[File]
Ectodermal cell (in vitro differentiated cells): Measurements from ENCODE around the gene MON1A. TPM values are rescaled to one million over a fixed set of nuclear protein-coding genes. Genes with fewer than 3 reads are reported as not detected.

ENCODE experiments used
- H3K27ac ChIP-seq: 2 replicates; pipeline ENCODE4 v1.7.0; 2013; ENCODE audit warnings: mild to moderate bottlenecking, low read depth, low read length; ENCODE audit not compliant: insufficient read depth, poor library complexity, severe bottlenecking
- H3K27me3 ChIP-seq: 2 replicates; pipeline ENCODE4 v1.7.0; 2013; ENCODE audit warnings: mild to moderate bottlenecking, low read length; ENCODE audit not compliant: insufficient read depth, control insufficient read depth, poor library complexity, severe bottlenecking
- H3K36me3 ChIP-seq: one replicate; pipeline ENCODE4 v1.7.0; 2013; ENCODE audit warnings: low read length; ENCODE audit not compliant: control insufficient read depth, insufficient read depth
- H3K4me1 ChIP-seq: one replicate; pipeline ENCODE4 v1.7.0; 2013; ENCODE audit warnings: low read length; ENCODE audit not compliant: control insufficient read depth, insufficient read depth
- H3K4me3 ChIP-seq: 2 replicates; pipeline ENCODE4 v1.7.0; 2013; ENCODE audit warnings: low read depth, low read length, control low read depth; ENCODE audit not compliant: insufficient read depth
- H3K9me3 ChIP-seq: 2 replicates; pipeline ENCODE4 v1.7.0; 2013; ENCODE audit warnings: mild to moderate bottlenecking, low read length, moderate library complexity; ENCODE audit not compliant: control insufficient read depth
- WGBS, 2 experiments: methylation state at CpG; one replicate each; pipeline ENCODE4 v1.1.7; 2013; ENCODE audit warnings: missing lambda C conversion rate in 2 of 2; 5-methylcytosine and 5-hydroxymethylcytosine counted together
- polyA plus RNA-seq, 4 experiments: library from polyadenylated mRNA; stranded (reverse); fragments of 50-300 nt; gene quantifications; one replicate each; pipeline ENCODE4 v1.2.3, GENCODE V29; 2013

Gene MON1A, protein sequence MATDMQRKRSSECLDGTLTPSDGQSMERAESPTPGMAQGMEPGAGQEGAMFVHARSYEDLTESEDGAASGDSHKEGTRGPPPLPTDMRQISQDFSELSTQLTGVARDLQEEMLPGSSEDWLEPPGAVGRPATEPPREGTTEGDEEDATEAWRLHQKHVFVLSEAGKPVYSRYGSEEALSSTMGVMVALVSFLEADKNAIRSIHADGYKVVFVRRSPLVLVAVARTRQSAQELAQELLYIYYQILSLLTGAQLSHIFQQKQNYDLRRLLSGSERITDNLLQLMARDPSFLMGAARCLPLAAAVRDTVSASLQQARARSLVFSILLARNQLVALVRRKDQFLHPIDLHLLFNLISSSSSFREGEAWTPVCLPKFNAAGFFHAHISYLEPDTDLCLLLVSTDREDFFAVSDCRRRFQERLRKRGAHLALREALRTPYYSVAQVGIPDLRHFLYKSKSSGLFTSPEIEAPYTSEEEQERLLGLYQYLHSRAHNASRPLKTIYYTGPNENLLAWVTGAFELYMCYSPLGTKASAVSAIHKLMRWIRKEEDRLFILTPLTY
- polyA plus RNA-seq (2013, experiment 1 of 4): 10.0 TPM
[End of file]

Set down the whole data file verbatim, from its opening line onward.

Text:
Ectodermal cell (in vitro differentiated cells): Measurements from ENCODE around the gene MON1A. TPM values are rescaled to one million over a fixed set of nuclear protein-coding genes. Genes with fewer than 3 reads are reported as not detected.

ENCODE experiments used
- H3K27ac ChIP-seq: 2 replicates; pipeline ENCODE4 v1.7.0; 2013; ENCODE audit warnings: mild to moderate bottlenecking, low read depth, low read length; ENCODE audit not compliant: insufficient read depth, poor library complexity, severe bottlenecking
- H3K27me3 ChIP-seq: 2 replicates; pipeline ENCODE4 v1.7.0; 2013; ENCODE audit warnings: mild to moderate bottlenecking, low read length; ENCODE audit not compliant: insufficient read depth, control insufficient read depth, poor library complexity, severe bottlenecking
- H3K36me3 ChIP-seq: one replicate; pipeline ENCODE4 v1.7.0; 2013; ENCODE audit warnings: low read length; ENCODE audit not compliant: control insufficient read depth, insufficient read depth
- H3K4me1 ChIP-seq: one replicate; pipeline ENCODE4 v1.7.0; 2013; ENCODE audit warnings: low read length; ENCODE audit not compliant: control insufficient read depth, insufficient read depth
- H3K4me3 ChIP-seq: 2 replicates; pipeline ENCODE4 v1.7.0; 2013; ENCODE audit warnings: low read depth, low read length, control low read depth; ENCODE audit not compliant: insufficient read depth
- H3K9me3 ChIP-seq: 2 replicates; pipeline ENCODE4 v1.7.0; 2013; ENCODE audit warnings: mild to moderate bottlenecking, low read length, moderate library complexity; ENCODE audit not compliant: control insufficient read depth
- WGBS, 2 experiments: methylation state at CpG; one replicate each; pipeline ENCODE4 v1.1.7; 2013; ENCODE audit warnings: missing lambda C conversion rate in 2 of 2; 5-methylcytosine and 5-hydroxymethylcytosine counted together
- polyA plus RNA-seq, 4 experiments: library from polyadenylated mRNA; stranded (reverse); fragments of 50-300 nt; gene quantifications; one replicate each; pipeline ENCODE4 v1.2.3, GENCODE V29; 2013

Gene MON1A, protein sequence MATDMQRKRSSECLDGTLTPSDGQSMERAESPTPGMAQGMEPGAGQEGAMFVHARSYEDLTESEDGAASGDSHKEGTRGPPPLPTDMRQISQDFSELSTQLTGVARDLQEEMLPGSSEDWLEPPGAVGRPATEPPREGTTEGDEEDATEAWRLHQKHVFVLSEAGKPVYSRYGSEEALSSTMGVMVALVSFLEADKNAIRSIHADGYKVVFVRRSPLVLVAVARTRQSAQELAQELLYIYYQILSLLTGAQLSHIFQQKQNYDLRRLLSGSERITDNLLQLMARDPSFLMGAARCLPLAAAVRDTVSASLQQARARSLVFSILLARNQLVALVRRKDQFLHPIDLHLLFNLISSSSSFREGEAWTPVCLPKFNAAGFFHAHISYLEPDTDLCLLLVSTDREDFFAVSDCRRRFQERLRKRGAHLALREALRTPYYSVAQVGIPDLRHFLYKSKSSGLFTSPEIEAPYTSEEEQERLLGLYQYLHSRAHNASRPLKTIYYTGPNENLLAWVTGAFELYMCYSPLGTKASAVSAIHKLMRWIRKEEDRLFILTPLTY
- polyA plus RNA-seq (2013, experiment 1 of 4): 10.0 TPM